8.29.2012

Supply and Demand for Illegal Drugs

What happens when a government makes it illegal to sell a high demand good? Distribution of that good goes underground to black markets, which tend to be defined by secrecy, crime and a lack of control and taxing ability. The Netherlands is providing a great example of this phenomenon currently which drug war proponents in the US and elsewhere should probably pay attention to.

Amsterdam, in particular, has been known as a haven for the European traveler looking for a redlight-drenched good time. One of the vices visitors had grown accustomed to was the coffee shop, essentially locations where marijuana was available. Under this regime, transactions occured in the open, were regulated and taxed and led to tourism revenues. Unfortunately, with these benefits came some crime including traffic violations and vandalism. Therefore, government officials have made it illegal for non-Dutch residents to visit coffee shops.

As a result, underground drug dealers have taken to selling marijuana, not only to tourists, but to residents who don't want to go through the hassle (and visibility) of documentation. Coffee shop revenues are down, tourism is down, and tax revenues have declined. And, while I haven't seen statistics on this yet, it stands to reason that the crime associated with illegal drug sales will take on a slightly different flavor than vandalism and traffic violations.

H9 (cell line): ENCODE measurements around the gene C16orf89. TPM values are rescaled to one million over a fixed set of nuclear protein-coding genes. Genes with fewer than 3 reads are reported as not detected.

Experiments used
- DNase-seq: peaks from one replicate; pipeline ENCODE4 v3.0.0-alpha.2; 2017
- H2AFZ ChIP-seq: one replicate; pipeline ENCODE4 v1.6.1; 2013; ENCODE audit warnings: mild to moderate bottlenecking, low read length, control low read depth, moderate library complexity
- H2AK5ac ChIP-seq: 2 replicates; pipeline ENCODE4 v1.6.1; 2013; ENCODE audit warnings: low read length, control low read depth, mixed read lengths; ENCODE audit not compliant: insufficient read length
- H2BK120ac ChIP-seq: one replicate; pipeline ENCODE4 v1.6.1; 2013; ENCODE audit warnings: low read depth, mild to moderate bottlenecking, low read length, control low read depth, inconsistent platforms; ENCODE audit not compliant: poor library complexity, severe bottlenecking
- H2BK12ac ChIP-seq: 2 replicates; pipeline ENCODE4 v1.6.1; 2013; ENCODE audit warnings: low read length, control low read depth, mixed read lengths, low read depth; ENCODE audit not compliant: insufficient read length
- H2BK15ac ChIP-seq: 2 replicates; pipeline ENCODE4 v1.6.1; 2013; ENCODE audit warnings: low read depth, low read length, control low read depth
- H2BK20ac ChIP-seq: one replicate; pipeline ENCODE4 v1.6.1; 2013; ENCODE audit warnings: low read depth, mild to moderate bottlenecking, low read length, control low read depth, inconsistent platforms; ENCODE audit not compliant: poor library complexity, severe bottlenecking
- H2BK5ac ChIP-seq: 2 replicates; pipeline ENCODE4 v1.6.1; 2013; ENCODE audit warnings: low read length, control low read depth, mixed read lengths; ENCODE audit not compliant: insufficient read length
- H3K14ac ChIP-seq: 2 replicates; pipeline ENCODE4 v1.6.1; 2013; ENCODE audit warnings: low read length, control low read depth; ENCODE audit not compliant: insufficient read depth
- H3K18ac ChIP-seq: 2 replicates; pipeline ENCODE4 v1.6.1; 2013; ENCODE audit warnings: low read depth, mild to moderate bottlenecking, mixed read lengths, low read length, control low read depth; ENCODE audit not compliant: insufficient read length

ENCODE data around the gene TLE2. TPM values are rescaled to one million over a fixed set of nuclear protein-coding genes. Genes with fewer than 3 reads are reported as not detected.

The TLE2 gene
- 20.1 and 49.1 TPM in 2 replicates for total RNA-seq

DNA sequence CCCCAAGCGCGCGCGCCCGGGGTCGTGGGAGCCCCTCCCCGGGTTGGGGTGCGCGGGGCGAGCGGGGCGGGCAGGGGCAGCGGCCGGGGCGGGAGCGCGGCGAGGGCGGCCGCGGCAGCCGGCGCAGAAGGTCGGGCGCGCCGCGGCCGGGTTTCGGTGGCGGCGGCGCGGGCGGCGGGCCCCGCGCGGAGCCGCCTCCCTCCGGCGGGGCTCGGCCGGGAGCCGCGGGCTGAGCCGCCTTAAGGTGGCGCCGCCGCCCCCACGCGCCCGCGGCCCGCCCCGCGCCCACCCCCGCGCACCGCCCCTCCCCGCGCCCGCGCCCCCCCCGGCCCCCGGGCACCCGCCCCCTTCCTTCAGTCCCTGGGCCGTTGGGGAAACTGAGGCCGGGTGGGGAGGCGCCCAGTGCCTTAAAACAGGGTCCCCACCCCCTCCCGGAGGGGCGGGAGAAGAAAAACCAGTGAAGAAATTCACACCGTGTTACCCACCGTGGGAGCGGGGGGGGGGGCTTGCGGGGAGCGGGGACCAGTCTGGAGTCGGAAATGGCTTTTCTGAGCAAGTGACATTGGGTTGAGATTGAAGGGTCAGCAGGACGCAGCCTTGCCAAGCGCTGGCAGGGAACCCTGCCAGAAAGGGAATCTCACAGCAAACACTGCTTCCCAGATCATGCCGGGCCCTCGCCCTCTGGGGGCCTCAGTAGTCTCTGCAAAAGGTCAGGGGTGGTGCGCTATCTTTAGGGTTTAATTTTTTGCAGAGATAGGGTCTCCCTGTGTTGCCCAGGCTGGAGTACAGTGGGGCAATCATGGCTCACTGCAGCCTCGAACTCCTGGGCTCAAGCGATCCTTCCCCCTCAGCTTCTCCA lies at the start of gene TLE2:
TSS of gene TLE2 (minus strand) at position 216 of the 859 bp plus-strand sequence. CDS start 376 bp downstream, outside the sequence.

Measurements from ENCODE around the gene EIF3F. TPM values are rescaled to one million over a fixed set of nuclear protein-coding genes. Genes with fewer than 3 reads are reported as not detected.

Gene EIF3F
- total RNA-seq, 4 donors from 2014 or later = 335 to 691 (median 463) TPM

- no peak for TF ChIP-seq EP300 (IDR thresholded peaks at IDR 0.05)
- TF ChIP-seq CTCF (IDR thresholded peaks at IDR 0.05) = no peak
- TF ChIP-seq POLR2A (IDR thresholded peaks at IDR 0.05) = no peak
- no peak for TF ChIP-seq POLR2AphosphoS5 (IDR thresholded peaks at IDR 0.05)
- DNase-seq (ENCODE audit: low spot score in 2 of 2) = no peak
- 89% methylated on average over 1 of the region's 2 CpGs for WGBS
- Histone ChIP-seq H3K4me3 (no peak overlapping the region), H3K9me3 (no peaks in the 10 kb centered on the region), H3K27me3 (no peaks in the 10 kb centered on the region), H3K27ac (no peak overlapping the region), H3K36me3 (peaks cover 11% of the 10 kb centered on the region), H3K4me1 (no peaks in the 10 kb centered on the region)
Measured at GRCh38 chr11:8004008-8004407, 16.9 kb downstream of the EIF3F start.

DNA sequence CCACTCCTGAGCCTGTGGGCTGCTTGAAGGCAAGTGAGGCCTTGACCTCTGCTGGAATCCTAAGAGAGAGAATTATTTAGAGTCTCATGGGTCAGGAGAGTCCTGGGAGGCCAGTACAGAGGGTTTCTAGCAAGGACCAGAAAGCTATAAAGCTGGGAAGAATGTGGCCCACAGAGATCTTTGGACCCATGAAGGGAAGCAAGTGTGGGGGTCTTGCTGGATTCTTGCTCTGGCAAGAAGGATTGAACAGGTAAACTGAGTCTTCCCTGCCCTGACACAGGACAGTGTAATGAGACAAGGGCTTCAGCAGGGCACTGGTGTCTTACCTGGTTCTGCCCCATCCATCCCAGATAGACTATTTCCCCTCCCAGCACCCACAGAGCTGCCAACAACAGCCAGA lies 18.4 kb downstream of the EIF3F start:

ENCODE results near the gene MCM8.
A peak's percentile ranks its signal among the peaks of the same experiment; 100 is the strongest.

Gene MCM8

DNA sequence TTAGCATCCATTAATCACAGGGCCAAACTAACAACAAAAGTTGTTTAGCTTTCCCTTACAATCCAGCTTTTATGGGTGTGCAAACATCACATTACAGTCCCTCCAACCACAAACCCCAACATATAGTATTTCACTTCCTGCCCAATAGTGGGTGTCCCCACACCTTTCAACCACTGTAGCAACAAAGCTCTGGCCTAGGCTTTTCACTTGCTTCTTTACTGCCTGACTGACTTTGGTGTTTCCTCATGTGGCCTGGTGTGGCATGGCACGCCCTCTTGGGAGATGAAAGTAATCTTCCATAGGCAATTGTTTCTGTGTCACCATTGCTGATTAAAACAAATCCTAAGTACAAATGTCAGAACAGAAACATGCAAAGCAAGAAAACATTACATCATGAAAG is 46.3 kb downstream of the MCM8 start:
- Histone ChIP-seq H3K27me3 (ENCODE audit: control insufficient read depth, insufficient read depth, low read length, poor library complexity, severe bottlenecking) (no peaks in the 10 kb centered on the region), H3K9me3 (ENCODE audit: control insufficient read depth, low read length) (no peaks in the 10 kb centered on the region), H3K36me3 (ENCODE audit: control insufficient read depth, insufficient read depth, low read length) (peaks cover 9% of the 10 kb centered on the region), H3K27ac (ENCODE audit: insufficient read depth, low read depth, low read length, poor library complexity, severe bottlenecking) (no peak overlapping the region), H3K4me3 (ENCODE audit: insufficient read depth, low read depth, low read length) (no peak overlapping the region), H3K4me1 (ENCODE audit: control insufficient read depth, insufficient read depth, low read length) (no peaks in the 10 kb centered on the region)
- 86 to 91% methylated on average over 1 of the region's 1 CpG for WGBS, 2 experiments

There are those who are against drug use. Some such individuals can provide very good reasons why drug use is bad, how it can hurt society and why it shouldn't occur. However, as a practical matter, drug use is going to occur; maybe it is best to figure out a way to manage this use without solutions centered upon pushing it into the shadows...

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